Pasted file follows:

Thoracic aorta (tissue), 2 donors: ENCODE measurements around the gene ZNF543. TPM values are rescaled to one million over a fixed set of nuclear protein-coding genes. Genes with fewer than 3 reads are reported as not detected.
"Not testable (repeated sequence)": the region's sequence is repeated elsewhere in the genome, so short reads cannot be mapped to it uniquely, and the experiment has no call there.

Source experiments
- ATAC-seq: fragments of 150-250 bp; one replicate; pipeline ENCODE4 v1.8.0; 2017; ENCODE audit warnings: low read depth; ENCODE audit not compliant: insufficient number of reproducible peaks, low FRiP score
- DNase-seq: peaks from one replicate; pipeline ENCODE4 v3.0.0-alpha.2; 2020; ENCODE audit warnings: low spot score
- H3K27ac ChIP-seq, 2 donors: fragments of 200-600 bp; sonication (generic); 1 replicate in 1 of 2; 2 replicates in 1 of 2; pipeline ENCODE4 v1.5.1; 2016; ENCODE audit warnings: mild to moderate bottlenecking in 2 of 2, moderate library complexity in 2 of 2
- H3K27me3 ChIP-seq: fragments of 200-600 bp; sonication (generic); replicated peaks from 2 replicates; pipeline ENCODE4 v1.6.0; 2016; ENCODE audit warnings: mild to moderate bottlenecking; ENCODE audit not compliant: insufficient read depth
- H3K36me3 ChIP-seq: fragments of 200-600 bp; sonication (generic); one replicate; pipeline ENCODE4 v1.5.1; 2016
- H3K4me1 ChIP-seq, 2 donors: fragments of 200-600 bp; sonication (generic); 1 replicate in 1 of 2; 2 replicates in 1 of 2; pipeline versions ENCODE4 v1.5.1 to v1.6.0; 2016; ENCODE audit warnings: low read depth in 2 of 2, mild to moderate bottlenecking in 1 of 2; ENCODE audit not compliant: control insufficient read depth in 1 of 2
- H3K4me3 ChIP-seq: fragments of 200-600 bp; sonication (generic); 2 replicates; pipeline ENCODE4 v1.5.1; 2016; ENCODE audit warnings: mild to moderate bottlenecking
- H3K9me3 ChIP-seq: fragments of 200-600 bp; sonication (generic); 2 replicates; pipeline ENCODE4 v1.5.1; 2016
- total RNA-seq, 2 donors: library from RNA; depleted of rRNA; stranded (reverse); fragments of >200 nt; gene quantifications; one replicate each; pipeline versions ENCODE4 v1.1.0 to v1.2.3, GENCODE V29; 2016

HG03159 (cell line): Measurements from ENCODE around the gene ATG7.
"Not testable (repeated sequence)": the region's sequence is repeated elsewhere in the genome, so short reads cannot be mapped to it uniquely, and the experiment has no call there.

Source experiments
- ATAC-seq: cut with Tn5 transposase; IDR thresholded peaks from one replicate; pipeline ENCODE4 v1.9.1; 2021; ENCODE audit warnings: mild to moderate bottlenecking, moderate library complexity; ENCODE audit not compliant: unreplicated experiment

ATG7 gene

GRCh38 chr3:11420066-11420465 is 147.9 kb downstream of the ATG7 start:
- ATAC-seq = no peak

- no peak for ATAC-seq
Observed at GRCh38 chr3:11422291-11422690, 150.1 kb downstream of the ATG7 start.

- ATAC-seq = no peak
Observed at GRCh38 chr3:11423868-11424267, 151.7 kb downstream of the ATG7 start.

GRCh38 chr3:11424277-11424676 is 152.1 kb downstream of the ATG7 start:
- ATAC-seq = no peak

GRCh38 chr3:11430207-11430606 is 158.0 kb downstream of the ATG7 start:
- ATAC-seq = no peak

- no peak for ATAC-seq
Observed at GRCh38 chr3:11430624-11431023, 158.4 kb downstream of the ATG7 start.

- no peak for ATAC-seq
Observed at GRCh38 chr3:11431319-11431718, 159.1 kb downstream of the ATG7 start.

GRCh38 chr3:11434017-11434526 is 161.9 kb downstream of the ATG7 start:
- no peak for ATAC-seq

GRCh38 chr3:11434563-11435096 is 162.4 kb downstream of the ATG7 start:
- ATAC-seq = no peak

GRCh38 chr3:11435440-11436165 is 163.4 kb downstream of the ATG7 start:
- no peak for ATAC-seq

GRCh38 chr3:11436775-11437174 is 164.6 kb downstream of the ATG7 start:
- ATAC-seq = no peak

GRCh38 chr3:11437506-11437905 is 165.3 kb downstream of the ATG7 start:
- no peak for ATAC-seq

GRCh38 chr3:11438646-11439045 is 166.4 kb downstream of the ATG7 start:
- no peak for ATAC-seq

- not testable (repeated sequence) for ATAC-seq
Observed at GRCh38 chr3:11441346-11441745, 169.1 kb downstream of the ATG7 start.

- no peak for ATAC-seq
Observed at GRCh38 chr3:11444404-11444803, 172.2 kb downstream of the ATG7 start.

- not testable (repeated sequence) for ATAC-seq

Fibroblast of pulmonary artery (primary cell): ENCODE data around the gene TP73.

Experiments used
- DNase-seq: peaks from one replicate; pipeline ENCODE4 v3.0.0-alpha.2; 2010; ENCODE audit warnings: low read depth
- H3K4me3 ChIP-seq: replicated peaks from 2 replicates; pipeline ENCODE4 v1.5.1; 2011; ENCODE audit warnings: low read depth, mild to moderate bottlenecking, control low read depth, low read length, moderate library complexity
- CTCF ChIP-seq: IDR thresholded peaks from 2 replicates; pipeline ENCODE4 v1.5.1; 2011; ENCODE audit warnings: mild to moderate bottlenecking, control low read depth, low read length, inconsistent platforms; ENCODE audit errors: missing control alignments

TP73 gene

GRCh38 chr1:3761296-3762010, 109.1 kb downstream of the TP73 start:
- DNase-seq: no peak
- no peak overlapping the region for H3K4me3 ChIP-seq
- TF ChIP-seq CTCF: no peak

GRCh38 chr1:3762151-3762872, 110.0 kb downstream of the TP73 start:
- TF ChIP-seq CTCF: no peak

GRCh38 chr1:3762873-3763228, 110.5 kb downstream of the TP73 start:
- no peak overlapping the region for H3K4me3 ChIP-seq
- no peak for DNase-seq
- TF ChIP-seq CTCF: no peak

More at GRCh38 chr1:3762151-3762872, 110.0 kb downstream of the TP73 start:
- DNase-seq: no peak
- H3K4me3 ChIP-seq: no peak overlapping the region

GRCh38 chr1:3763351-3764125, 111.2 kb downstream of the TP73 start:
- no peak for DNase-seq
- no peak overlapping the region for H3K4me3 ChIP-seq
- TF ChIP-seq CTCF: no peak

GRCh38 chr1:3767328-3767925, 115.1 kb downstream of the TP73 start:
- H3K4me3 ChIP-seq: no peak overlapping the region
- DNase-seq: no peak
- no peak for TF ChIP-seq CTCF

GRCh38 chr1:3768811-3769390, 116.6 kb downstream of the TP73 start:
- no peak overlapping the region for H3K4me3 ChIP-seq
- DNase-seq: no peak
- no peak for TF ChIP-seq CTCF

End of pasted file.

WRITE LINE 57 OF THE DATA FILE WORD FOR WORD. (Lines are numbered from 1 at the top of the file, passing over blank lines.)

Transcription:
- no peak overlapping the region for H3K4me3 ChIP-seq